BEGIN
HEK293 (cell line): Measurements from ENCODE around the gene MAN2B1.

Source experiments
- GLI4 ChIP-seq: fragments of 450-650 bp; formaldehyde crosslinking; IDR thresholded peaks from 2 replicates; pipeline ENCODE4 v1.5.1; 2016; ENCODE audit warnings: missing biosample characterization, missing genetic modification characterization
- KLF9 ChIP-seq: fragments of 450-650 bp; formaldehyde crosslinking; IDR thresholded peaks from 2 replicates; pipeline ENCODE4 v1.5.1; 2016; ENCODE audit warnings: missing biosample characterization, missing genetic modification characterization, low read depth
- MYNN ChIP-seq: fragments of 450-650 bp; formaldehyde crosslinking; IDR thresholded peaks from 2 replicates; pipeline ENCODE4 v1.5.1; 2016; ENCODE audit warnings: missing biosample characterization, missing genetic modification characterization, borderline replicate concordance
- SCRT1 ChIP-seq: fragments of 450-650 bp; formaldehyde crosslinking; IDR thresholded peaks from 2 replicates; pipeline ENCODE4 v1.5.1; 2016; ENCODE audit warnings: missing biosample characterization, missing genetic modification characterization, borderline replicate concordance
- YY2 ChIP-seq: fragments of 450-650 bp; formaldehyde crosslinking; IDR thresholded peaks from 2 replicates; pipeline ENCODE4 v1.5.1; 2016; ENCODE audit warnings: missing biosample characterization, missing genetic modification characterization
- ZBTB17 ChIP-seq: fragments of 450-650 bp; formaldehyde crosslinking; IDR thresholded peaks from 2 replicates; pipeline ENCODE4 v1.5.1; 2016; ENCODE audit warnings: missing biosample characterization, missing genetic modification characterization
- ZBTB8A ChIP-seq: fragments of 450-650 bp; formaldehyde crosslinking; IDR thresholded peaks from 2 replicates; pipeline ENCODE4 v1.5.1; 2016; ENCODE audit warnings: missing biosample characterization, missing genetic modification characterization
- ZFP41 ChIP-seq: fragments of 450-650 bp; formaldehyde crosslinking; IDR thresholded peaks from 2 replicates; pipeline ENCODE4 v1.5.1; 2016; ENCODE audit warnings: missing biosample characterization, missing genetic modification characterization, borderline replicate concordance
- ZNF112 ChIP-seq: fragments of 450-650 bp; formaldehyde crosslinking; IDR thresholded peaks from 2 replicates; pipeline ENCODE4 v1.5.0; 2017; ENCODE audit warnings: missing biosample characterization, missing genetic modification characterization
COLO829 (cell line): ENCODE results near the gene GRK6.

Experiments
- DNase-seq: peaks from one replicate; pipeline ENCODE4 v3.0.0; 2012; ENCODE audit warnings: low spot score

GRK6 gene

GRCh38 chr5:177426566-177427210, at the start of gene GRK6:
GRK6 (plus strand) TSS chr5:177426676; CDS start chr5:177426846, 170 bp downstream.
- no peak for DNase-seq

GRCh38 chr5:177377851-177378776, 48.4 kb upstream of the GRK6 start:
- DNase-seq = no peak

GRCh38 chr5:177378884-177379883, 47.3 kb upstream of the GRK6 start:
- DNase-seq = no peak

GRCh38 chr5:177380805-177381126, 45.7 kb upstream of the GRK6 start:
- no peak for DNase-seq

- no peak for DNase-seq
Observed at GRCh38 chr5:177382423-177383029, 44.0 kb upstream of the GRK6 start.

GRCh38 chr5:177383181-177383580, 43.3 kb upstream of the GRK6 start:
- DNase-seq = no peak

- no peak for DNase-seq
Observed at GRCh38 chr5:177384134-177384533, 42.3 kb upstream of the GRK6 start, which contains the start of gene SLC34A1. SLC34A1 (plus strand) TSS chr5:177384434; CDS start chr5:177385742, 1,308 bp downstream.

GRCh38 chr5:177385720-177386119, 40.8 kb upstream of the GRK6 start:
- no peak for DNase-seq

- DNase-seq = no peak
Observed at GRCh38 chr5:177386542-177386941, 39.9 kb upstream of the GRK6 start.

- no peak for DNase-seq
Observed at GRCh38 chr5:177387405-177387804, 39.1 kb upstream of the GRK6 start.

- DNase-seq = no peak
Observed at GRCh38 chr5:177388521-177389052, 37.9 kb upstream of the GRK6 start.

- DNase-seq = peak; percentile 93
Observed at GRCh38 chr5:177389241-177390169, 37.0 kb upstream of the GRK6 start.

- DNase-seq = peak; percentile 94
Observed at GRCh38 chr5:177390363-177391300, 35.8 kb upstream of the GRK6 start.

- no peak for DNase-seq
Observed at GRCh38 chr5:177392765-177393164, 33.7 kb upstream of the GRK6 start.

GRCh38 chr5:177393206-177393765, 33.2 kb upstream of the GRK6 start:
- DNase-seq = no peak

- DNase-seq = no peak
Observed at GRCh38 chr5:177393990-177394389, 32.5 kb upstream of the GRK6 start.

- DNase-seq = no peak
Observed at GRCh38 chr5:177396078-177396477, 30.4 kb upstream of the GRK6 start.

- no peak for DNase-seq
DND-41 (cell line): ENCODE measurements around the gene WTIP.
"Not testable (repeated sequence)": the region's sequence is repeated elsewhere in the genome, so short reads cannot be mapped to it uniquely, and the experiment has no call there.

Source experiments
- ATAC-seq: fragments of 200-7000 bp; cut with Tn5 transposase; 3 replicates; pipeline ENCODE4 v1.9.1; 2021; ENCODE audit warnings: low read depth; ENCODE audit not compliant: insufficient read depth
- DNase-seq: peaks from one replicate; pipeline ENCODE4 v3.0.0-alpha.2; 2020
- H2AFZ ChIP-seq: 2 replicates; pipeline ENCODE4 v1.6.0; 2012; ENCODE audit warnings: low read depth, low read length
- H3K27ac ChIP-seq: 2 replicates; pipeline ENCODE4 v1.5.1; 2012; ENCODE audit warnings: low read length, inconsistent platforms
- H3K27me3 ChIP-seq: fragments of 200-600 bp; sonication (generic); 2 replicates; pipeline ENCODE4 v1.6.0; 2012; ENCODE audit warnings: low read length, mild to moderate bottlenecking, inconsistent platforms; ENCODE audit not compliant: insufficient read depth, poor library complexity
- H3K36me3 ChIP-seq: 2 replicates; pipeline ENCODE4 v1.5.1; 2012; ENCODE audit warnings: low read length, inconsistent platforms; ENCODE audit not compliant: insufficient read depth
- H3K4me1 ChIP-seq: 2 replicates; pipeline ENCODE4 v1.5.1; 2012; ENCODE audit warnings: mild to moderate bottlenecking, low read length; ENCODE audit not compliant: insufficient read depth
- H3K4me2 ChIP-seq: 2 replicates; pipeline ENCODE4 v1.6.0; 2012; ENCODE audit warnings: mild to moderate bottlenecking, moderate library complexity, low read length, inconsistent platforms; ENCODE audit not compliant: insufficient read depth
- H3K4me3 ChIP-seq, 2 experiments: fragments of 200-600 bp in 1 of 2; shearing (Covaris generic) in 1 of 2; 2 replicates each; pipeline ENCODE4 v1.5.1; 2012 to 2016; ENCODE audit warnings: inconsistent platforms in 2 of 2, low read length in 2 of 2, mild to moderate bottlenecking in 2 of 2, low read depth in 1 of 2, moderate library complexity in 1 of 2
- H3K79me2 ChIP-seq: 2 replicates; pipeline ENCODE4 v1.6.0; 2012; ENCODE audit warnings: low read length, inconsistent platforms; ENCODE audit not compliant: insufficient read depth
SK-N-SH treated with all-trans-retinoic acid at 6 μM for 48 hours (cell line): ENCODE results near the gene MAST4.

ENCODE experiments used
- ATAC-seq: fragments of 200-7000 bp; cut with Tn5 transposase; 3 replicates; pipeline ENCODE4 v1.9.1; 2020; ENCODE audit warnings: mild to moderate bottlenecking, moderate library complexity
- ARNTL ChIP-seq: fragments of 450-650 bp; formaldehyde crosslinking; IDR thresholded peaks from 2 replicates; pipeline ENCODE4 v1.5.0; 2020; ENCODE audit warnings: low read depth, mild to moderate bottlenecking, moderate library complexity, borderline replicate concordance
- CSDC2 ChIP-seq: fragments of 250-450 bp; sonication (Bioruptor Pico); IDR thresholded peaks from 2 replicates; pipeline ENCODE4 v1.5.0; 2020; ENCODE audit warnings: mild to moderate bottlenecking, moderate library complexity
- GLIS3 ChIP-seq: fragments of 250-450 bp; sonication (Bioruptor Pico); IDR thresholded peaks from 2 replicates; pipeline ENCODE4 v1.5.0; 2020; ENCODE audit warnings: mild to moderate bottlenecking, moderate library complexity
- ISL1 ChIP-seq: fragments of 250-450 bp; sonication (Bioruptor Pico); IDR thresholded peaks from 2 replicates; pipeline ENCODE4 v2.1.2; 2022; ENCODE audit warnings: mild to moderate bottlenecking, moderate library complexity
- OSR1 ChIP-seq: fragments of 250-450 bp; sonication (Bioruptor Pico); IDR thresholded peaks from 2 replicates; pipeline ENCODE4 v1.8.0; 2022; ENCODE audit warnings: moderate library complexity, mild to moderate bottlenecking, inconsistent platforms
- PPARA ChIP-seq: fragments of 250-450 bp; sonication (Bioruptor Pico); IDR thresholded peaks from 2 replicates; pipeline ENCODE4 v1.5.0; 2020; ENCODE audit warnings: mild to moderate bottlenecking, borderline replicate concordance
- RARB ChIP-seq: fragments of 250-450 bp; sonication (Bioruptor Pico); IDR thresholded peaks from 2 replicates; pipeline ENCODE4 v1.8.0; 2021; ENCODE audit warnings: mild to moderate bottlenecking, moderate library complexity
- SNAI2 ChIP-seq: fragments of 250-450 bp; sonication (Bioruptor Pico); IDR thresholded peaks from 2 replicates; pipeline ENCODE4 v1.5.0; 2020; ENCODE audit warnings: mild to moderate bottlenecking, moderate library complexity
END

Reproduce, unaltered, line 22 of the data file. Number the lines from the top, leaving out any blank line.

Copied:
- DNase-seq = no peak